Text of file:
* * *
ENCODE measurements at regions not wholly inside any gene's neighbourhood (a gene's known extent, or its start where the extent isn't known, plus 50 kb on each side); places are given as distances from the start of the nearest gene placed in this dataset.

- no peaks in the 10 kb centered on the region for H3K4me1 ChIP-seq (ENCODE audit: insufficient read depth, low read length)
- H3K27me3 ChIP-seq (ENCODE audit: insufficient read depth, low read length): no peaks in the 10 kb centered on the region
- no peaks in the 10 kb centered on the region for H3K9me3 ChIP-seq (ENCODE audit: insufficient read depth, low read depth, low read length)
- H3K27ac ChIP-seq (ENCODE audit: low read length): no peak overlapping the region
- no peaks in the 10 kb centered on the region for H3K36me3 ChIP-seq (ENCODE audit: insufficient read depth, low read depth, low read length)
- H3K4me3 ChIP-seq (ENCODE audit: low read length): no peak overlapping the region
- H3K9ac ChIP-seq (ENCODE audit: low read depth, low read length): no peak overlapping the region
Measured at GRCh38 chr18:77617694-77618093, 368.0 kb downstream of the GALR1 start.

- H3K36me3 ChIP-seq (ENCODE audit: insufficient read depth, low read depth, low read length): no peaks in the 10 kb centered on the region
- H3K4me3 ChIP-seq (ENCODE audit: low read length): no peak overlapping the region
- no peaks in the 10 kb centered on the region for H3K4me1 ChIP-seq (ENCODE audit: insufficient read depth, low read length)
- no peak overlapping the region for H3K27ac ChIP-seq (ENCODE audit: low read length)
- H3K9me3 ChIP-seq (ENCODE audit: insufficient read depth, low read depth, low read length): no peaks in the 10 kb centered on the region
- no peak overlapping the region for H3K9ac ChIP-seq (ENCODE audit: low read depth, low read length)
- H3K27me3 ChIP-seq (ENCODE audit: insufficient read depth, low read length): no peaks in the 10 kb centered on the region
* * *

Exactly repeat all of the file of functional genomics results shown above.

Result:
ENCODE measurements at regions not wholly inside any gene's neighbourhood (a gene's known extent, or its start where the extent isn't known, plus 50 kb on each side); places are given as distances from the start of the nearest gene placed in this dataset.

- no peaks in the 10 kb centered on the region for H3K4me1 ChIP-seq (ENCODE audit: insufficient read depth, low read length)
- H3K27me3 ChIP-seq (ENCODE audit: insufficient read depth, low read length): no peaks in the 10 kb centered on the region
- no peaks in the 10 kb centered on the region for H3K9me3 ChIP-seq (ENCODE audit: insufficient read depth, low read depth, low read length)
- H3K27ac ChIP-seq (ENCODE audit: low read length): no peak overlapping the region
- no peaks in the 10 kb centered on the region for H3K36me3 ChIP-seq (ENCODE audit: insufficient read depth, low read depth, low read length)
- H3K4me3 ChIP-seq (ENCODE audit: low read length): no peak overlapping the region
- H3K9ac ChIP-seq (ENCODE audit: low read depth, low read length): no peak overlapping the region
Measured at GRCh38 chr18:77617694-77618093, 368.0 kb downstream of the GALR1 start.

- H3K36me3 ChIP-seq (ENCODE audit: insufficient read depth, low read depth, low read length): no peaks in the 10 kb centered on the region
- H3K4me3 ChIP-seq (ENCODE audit: low read length): no peak overlapping the region
- no peaks in the 10 kb centered on the region for H3K4me1 ChIP-seq (ENCODE audit: insufficient read depth, low read length)
- no peak overlapping the region for H3K27ac ChIP-seq (ENCODE audit: low read length)
- H3K9me3 ChIP-seq (ENCODE audit: insufficient read depth, low read depth, low read length): no peaks in the 10 kb centered on the region
- no peak overlapping the region for H3K9ac ChIP-seq (ENCODE audit: low read depth, low read length)
- H3K27me3 ChIP-seq (ENCODE audit: insufficient read depth, low read length): no peaks in the 10 kb centered on the region